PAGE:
Horror lovers will likely crucify me if they learn that I had never seen the 1992s until this last weekend Candy man. In fact, I didn’t even know what Candy man until the sequel by Jordan Peele and Nia DaCosta caught my eye.

Can you embarrass me After all, I’ve seen a number of sequels, reboots, and remakes from Freddy Krueger, Jason Voorhees, Chucky, and Michael Myers over the years, but for some reason I never saw Tony Todd’s hook-sporting villain alongside his Hollywood horror Compatriots. Indeed, until I saw Candy man, my appreciation for Todd came from his brief but effective performance as a very different kind of “man” in Michael Bays The stone:

I remember friends talking about it Candy man in high school, but my wild imagination assumed it was more like this:


All in all, I had no idea what I was getting myself into when I sat down to watch Bernard Rose’s award-winning film (based on The forbidden by Clive Barker). To be honest, I was pretty impressed.

Candy man has its fair share of violent, bloody moments, but the film never sinks into slasher film territory. In fact, the entire production was way more artistic than I expected and does a good job of developing their characters, building suspense, and building their creepy plot.

RELATED: Candyman Spooks The Box Office, Surpassing $ 20 Million In First Weekend

In other words, this feels more like a precursor to Hereditary and Midsummer than anything that includes machetes and masked boogie men.

Surprisingly, Rose (based on Steven Spielbergs jaw) keeps the title villain off-screen until about halfway through the film, and cleverly spends the first half following Virginia Madsen’s graduate Helen Lyle as she explores Candyman’s tragic backstory.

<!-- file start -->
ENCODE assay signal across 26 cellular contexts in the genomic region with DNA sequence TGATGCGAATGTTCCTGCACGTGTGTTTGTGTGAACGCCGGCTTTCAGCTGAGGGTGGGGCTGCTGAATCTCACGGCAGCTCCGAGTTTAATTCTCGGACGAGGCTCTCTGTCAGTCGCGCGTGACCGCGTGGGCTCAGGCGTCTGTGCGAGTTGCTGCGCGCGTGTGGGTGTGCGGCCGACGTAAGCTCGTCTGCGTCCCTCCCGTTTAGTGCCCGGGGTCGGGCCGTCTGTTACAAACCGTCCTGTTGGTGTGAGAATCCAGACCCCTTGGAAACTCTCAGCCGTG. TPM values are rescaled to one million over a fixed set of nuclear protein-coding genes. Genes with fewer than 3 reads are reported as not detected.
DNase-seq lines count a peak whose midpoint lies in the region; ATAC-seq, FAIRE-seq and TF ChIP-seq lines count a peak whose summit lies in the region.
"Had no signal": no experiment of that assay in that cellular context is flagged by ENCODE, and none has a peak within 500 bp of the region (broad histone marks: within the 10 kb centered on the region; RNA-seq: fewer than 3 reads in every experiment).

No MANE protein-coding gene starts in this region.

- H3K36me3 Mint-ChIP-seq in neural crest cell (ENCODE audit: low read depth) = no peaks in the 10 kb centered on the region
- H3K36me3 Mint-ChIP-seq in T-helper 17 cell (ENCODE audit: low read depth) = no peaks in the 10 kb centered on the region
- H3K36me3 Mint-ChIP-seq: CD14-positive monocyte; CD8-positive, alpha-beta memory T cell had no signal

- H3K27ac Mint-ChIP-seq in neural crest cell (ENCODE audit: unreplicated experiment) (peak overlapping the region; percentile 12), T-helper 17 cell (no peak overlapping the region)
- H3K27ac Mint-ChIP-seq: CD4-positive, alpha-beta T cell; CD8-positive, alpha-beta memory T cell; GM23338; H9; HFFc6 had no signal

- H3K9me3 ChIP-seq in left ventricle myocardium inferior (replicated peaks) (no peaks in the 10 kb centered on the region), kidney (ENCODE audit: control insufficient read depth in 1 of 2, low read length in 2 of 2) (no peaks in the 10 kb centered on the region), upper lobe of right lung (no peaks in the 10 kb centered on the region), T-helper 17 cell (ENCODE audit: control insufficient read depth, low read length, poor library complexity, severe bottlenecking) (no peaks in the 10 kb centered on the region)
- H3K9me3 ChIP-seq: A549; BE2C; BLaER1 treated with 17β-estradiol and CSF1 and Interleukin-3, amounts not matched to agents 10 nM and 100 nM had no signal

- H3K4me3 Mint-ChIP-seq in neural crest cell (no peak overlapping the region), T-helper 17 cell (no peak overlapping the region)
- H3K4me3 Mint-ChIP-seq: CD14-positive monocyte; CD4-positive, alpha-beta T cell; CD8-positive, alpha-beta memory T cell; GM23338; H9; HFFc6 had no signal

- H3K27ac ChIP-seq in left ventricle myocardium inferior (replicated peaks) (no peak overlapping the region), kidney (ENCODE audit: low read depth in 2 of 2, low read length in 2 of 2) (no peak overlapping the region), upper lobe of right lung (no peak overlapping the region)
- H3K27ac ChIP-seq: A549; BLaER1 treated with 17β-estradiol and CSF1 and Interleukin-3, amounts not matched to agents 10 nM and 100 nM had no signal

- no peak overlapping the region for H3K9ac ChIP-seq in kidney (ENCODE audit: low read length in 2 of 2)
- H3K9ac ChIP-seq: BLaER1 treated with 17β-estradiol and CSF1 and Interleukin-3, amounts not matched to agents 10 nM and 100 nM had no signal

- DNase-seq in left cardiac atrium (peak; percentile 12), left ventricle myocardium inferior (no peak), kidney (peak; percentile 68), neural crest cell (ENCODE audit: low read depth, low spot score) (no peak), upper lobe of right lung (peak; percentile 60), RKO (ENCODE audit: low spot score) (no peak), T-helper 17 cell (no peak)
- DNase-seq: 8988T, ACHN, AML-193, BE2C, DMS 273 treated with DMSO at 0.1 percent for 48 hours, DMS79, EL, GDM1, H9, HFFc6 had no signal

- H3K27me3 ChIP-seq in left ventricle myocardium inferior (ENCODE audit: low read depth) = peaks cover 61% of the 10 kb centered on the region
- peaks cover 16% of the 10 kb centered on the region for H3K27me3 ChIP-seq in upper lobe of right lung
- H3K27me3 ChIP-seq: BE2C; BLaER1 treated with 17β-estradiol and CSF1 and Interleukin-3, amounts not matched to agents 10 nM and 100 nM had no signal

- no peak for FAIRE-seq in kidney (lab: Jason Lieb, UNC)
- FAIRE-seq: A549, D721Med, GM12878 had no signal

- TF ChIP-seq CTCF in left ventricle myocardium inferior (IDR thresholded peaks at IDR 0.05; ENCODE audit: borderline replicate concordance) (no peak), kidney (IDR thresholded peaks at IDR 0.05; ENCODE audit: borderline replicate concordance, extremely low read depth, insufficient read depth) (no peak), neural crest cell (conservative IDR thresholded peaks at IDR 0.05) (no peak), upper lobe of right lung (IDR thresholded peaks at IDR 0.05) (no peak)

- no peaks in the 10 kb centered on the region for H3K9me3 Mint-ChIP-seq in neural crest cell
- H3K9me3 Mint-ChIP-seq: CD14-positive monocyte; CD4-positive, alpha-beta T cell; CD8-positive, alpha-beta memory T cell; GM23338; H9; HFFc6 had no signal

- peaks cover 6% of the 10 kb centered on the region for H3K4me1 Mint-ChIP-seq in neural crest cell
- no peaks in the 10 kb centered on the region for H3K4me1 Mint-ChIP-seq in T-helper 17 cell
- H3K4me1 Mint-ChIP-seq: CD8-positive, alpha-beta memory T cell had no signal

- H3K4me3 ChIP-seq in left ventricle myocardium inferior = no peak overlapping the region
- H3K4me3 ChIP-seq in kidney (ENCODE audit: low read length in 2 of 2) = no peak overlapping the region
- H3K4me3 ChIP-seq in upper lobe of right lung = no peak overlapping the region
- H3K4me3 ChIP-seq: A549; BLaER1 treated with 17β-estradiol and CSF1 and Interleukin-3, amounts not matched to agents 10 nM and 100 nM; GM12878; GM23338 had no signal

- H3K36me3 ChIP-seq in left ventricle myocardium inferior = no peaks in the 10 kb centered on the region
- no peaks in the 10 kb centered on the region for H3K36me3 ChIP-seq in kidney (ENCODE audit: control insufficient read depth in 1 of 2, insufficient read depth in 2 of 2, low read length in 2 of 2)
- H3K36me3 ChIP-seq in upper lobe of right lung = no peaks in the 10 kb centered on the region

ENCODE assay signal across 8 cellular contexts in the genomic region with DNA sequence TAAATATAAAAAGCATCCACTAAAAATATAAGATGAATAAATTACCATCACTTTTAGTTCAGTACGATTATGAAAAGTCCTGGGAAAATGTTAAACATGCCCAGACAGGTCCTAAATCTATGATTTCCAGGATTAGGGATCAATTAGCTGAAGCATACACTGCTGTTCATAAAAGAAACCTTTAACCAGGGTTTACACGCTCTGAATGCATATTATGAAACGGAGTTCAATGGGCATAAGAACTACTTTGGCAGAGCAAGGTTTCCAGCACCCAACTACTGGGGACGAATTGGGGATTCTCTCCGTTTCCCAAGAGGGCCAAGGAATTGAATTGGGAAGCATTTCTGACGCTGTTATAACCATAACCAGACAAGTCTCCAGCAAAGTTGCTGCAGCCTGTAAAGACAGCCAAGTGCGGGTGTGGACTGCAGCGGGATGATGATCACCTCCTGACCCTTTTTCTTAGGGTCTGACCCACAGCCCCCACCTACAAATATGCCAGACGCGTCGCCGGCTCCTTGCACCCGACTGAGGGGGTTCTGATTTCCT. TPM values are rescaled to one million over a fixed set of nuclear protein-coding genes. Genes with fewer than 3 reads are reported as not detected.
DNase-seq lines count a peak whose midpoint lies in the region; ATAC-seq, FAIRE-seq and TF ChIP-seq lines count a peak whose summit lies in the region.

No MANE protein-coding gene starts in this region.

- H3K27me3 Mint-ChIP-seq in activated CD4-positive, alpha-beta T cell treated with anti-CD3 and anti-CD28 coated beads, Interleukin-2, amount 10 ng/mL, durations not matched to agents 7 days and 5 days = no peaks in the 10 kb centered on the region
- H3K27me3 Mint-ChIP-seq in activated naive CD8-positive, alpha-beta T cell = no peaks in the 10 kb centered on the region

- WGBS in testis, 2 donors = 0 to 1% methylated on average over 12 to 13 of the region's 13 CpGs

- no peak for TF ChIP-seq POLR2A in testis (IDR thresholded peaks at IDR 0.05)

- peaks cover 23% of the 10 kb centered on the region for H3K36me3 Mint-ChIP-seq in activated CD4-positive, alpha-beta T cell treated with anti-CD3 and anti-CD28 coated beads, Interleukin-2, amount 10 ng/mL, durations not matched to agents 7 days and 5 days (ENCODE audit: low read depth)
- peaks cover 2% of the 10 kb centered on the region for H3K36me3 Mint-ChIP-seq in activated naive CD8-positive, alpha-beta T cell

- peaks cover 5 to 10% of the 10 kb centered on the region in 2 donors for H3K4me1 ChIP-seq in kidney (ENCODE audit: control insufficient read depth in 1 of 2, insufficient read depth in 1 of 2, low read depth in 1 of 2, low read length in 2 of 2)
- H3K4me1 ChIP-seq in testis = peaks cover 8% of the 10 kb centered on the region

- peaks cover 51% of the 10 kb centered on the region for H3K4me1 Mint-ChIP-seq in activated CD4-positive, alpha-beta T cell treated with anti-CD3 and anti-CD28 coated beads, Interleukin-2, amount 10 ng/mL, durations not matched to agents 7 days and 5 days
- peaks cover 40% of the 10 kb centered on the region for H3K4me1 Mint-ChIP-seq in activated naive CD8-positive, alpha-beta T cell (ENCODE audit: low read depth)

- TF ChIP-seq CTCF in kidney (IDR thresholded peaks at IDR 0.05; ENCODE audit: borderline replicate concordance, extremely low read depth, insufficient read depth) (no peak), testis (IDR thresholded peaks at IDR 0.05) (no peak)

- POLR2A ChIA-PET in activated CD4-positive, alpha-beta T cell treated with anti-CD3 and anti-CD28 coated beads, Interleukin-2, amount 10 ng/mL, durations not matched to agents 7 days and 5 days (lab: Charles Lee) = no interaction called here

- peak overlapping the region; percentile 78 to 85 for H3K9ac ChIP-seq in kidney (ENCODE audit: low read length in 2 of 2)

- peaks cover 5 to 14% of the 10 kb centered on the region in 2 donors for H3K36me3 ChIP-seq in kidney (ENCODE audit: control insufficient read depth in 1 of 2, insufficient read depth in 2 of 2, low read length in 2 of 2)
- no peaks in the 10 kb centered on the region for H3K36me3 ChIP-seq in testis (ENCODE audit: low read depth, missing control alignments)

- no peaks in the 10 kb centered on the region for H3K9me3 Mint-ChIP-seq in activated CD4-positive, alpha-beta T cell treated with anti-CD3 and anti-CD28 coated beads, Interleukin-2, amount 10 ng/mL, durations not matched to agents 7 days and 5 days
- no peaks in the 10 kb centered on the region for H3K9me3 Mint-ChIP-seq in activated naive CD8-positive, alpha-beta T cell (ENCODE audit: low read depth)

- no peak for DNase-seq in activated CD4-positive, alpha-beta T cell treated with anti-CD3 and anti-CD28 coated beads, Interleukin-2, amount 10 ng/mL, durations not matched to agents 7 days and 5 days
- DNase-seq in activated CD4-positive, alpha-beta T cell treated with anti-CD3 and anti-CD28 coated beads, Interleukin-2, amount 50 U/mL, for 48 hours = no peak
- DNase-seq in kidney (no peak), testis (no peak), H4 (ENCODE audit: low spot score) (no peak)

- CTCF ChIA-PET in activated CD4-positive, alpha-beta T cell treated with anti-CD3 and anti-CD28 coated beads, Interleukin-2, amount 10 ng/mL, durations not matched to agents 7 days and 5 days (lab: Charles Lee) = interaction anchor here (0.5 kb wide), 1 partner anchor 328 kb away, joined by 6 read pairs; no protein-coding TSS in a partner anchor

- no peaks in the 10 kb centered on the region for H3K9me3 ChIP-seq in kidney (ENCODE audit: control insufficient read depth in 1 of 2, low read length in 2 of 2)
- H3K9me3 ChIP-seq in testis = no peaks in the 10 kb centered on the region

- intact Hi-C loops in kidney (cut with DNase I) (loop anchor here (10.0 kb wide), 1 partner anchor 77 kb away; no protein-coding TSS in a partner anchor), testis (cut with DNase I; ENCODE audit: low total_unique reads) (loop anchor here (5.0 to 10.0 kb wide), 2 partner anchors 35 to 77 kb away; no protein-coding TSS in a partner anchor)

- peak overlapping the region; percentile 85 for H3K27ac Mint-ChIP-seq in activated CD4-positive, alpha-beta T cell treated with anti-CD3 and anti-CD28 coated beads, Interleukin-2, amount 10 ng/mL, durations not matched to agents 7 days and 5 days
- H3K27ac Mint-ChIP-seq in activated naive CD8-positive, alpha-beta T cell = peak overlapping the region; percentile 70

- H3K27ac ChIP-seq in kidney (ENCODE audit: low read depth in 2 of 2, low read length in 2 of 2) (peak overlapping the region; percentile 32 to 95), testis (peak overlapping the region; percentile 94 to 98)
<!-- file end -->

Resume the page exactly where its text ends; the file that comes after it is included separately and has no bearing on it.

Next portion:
In a way, you actually empathize with Candyman, or at least understand why he’s doing what he’s doing.

Rose and Cinematographer Anthony B. Richmond did a great job using ghastly imagery and uniquely designed sets like this one:

They also sprinkle in some social comments. At some point, Helen is attacked by a gang and realizes that the news is making a big deal of the assault on a white woman, but nothing about the numerous victims killed in the projects every day.

In fact, as the videos above explain, Candyman’s love affair with a married white woman resulted in his torture and ultimately death by bees in the late 19th century.

Speaking of which, there are a lot of bees in this flick, especially in the most memorable scene in the film where Todd makes them crawl gleefully all over their mouths:

As if that wasn’t enough, Helen is also painted as a tragic figure. In fact, Candyman could even be called the story of her origins, as everything that happens during the course of the film – especially regarding her bastard husband – leads to her eventual transformation into an urban myth ala Candyman.

The character also doesn’t deserve anything from the bull that’s thrown at them, which makes the story all the more heartbreaking. But hey, that makes for a compelling movie theater and leads to some really amazing moments like the moment Helen wakes up and a bloody one right after her first encounter with Candyman Male cat Moment.

Later, Candyman shockingly kills her psychiatrist before performing an inverted Peter Pan right out the window:

Crazy stuff.

There are other brutal scenes, but surprisingly, much of the carnage is seen only afterwards – which makes it all the more effective.

In everything, Todd and Madsen are great on screen together. The latter carries the film on her shoulders and does a good job even in the midst of some really terrible acting from some of the supporting cast – seriously, what about this actress who plays the girlfriend?

All of these elements come together to form a surprisingly complicated horror film that opts for deep cuts over tired jump scares. And while the sequels sound more like the movie, I thought Candy man should, the original deserves greater recognition as a uniquely crafted ’90s horror film that is sure to stay with you long after the credits roll.

Special thanks also go to Philip Glass, whose synth-heavy score effectively drives the narrative forward. Am I the only one whose love is too Rugrats became clouded immediately after listening to the music?